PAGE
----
Murder at the Tuxedo
On Easter morning, 1913, the nation's most notorious red-light district was awakened by an epic gun battle, and a shadowy killer named Gyp the Blood.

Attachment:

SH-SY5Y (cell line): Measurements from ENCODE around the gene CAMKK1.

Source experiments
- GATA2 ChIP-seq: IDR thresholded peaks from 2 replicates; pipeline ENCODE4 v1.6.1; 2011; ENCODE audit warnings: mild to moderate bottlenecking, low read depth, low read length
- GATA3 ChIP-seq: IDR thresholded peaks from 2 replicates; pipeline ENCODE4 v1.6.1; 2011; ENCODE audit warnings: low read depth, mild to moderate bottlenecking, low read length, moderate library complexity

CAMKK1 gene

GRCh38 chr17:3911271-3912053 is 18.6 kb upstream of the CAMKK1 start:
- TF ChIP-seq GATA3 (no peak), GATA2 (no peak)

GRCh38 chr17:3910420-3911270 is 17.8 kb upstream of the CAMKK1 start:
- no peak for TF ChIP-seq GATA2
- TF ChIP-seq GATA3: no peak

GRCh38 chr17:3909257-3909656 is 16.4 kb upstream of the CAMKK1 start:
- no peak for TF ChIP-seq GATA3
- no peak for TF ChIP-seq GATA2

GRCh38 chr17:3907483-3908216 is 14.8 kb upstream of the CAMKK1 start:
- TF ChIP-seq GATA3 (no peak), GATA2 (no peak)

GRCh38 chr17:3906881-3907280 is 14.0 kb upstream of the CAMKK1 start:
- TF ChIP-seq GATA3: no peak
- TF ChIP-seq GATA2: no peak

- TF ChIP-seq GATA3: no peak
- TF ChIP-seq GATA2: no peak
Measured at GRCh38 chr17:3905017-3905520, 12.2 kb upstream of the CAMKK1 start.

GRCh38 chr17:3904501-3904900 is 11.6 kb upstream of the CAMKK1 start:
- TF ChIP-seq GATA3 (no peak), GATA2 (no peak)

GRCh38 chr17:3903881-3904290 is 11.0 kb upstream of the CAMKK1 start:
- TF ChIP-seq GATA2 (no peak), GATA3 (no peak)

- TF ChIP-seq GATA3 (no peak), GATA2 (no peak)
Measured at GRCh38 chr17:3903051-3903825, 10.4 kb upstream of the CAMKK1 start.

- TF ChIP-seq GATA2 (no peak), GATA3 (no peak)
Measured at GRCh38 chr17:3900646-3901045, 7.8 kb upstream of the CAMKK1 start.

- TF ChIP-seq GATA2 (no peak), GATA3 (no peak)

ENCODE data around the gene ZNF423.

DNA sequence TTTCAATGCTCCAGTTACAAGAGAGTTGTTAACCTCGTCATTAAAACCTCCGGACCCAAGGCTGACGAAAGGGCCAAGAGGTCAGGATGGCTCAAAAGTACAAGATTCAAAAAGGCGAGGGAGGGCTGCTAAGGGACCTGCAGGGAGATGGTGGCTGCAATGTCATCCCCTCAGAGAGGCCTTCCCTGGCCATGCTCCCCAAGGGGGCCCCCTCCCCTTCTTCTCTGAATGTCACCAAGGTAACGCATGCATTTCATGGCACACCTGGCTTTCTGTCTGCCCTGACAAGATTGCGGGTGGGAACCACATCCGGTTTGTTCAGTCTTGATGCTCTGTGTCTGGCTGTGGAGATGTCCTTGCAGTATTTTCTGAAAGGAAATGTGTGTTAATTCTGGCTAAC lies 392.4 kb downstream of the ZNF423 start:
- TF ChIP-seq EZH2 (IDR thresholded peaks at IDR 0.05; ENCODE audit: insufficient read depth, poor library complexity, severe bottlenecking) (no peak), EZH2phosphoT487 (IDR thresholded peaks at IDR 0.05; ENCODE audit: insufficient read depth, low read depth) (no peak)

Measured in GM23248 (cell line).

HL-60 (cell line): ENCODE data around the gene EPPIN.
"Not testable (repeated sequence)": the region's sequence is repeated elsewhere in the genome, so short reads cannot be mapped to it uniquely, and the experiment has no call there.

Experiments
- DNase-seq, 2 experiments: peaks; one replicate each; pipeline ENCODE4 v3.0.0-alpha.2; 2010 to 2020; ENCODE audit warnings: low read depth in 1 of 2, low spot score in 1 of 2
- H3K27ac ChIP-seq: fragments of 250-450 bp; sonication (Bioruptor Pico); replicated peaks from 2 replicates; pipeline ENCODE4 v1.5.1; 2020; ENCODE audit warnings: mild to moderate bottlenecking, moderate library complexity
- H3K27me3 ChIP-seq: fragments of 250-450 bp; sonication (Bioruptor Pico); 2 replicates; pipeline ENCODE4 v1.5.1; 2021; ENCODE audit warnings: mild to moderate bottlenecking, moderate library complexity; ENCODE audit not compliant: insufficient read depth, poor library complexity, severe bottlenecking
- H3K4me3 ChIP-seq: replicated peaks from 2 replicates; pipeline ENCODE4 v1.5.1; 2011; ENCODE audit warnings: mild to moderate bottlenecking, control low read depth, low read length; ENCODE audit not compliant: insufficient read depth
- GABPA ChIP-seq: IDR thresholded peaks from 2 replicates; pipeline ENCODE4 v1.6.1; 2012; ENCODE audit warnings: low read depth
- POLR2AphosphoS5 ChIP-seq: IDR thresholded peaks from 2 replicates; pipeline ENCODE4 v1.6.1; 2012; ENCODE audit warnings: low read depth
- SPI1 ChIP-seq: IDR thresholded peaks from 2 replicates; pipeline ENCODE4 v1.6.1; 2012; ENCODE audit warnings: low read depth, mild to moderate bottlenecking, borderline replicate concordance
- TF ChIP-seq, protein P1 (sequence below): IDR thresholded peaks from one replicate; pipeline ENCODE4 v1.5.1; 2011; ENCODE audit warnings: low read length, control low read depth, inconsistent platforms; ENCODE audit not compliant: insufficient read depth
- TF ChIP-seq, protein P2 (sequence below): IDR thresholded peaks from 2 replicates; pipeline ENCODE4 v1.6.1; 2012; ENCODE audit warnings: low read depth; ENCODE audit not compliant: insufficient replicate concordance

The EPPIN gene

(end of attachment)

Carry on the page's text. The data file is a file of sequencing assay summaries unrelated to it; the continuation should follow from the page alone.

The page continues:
Ever since the first flatboat sailor came down the Mississippi, loaded with cash and rotgut whiskey, New Orleans has been wary of outsiders. On Easter Sunday, 1913, a trio of New Yorkers learned that lesson well, when they found themselves in the center of a gunfight that forever altered the nation's most famous red light district. Driving the chaos was a man named Charles Harrison, better known as Gyp the Blood.
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